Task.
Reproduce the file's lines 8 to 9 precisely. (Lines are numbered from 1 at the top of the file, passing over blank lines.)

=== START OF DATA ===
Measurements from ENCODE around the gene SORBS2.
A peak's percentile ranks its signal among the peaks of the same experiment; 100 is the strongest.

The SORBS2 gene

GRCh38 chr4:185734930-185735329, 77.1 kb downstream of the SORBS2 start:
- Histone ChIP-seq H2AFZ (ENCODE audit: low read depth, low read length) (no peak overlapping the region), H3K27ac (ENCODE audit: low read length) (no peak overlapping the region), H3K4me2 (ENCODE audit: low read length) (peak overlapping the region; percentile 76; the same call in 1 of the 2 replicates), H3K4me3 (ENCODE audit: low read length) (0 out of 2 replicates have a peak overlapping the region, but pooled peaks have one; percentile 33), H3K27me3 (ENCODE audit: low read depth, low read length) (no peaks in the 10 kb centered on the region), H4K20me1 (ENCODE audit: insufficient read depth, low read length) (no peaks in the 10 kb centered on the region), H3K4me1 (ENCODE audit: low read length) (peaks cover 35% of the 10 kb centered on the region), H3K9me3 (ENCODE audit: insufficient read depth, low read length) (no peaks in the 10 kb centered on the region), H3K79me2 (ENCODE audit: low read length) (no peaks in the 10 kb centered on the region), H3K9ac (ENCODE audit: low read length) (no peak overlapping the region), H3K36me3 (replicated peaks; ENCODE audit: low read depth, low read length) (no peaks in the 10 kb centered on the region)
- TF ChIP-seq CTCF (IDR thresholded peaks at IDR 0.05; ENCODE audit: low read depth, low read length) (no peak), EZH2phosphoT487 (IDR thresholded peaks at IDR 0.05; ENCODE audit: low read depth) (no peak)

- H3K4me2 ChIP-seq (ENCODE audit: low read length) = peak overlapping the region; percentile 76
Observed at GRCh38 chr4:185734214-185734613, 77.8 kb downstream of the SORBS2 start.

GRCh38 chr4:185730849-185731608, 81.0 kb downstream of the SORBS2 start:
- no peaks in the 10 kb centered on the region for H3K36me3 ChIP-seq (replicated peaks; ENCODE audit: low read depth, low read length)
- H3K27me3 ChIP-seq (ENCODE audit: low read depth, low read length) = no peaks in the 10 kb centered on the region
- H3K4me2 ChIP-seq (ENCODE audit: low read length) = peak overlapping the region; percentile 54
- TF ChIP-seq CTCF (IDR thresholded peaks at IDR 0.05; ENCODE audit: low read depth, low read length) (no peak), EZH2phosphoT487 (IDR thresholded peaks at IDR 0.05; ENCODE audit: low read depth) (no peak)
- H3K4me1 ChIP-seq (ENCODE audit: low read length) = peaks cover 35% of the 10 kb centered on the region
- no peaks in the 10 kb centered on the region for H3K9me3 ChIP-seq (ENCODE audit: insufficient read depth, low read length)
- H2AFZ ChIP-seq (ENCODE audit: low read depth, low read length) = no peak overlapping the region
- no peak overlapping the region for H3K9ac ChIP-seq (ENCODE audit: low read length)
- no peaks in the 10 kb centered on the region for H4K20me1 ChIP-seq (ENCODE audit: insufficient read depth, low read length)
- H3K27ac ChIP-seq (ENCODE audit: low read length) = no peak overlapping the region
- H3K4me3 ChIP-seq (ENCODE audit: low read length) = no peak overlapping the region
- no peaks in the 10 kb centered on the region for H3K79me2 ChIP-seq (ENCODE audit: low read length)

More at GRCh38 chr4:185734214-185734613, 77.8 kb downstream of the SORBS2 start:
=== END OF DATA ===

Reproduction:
Observed at GRCh38 chr4:185734214-185734613, 77.8 kb downstream of the SORBS2 start.

GRCh38 chr4:185730849-185731608, 81.0 kb downstream of the SORBS2 start: